NASA Is Setting A Gas-Sniffing Drone To Work On Earth

NASA Is Setting a Gas-Sniffing Drone to Work On Earth

Whenever anyone questions NASA's government funding, it's customary to remind them of memory foam and ballpoint pen, all (somewhat) products of the space program. Now you can add another: a really tiny fart detector. NASA's Jet Propulsion Laboratory has developed a miniature methane gas sensor, light enough to be carried to Mars, and sensitive enough to sniff out a few parts per billion thanks to a laser spectrometer. The Open Path Laser Spectrometer was originally intended for use testing gas on Mars, but it's also light enough to fit on a quadcopter.

Methane leaks have traditionally been a problem for the natural gas industry, which employs teams of inspectors to manually examine pipelines to find the source. With NASA's spectrometer mounted on a drone, companies can instead fly over a pipeline at speed, and pick up on a tiny increase in methane, signalling a leak.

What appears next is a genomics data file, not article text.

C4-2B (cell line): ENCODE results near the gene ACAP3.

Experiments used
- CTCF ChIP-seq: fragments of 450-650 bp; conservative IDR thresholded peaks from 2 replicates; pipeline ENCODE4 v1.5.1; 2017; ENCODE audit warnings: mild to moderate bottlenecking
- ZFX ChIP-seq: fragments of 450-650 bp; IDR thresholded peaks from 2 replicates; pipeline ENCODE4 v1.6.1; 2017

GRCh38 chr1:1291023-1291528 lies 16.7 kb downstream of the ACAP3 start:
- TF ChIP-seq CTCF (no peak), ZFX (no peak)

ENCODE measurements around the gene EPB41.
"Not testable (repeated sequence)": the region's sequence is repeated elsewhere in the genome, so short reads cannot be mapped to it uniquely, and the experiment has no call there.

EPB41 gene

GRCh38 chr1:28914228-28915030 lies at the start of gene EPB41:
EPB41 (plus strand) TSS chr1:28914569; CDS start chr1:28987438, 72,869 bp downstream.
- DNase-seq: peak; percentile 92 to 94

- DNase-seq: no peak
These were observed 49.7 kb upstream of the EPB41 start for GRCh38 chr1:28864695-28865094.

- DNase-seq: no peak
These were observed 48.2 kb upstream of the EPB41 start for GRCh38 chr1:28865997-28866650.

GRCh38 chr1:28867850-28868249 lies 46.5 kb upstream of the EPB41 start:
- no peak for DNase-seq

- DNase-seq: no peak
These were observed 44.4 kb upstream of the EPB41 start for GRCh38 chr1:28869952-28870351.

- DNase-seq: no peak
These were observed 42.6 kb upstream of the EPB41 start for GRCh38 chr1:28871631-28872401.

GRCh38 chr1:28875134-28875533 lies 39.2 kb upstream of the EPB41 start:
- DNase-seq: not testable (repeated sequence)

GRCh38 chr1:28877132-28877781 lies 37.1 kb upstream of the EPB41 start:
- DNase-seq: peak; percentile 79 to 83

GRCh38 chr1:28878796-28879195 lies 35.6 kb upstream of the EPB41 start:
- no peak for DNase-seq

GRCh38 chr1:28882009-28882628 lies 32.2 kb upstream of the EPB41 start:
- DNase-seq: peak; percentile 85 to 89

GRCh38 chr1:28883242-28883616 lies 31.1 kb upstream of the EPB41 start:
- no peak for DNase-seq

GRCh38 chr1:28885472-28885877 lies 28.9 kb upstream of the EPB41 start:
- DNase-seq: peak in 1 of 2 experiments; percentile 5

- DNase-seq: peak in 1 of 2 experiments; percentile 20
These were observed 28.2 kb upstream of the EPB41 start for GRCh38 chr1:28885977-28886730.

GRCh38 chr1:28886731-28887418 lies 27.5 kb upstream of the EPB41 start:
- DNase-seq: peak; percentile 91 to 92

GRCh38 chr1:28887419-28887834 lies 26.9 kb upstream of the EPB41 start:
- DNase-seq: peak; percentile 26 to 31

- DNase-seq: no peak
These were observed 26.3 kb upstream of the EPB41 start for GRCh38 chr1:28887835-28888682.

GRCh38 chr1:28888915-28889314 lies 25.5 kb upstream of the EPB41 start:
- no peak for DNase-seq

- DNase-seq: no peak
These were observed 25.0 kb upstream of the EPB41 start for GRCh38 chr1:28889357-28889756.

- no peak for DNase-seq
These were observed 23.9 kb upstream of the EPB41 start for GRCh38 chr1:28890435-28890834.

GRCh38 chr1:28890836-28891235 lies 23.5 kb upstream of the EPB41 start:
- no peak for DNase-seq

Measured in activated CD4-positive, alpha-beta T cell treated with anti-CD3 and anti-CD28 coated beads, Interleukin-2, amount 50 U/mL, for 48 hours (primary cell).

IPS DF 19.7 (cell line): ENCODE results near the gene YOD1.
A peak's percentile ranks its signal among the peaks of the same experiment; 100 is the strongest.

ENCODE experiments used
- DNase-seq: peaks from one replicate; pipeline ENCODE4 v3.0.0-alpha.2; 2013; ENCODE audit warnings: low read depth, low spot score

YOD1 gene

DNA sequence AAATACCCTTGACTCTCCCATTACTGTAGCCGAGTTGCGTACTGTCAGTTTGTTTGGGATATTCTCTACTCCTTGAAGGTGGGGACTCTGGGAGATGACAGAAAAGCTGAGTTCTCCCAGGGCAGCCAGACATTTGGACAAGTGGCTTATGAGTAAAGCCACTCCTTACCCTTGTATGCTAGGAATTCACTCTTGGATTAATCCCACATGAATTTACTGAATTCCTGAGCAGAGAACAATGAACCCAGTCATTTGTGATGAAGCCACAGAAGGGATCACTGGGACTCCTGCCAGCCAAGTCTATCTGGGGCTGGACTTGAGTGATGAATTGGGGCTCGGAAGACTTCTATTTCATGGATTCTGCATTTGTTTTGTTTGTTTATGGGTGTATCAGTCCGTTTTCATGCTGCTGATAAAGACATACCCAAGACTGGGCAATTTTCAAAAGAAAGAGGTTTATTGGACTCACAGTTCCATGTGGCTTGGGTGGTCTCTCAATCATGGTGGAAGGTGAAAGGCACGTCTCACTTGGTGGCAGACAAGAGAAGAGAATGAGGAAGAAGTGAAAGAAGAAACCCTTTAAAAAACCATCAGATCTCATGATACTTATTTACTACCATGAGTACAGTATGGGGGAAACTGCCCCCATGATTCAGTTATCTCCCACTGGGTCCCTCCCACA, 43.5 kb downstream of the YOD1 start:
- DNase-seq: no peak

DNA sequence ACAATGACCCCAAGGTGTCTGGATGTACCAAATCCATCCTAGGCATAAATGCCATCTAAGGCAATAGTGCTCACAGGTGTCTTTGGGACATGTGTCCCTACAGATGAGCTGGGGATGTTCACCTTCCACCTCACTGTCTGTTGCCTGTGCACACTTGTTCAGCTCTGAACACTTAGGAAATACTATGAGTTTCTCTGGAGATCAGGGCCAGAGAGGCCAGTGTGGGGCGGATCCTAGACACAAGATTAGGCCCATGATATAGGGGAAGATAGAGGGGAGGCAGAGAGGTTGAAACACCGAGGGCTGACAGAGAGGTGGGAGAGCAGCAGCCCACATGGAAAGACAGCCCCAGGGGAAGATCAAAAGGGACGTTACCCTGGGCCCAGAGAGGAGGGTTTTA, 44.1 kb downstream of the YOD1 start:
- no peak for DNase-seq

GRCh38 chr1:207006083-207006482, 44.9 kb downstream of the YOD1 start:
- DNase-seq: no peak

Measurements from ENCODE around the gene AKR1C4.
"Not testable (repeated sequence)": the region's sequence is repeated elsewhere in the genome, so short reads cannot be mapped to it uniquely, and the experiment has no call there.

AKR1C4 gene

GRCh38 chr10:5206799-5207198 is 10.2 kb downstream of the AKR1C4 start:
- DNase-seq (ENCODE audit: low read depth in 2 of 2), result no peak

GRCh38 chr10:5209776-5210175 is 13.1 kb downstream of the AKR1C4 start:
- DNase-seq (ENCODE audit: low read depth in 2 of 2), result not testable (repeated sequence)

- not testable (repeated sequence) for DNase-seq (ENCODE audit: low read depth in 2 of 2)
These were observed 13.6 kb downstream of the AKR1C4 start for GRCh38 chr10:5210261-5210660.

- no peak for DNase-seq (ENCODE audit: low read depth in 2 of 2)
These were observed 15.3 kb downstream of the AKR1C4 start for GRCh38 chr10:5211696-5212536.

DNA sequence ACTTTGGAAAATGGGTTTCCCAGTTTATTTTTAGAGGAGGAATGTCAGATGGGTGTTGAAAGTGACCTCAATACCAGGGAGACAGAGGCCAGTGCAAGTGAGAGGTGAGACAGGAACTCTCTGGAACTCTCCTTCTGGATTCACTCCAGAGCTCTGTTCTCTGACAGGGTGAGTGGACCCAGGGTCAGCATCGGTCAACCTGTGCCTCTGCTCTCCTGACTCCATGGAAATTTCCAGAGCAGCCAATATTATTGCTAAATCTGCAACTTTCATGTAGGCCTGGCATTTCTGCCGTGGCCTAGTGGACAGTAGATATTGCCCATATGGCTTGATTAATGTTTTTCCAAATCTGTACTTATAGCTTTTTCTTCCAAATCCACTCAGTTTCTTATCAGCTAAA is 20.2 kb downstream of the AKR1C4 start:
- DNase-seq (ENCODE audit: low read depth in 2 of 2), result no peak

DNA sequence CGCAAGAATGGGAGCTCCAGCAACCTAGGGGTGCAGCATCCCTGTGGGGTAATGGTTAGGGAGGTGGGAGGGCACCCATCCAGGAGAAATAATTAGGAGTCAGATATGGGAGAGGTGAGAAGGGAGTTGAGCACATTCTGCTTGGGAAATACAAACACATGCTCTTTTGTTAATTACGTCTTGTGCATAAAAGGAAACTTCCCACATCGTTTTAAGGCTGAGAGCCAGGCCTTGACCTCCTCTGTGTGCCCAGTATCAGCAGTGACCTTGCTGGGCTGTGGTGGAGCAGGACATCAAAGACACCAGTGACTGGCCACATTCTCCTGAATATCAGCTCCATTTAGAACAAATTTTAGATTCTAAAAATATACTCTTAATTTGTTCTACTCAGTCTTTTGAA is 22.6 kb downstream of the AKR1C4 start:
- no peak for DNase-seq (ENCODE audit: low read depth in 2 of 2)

Drones have long been touted as an alternative to humans for inspecting infrastructure, and that's just using a camera. Add in more sensitive instrumentation, and the quadcopters really are coming for your jobs.


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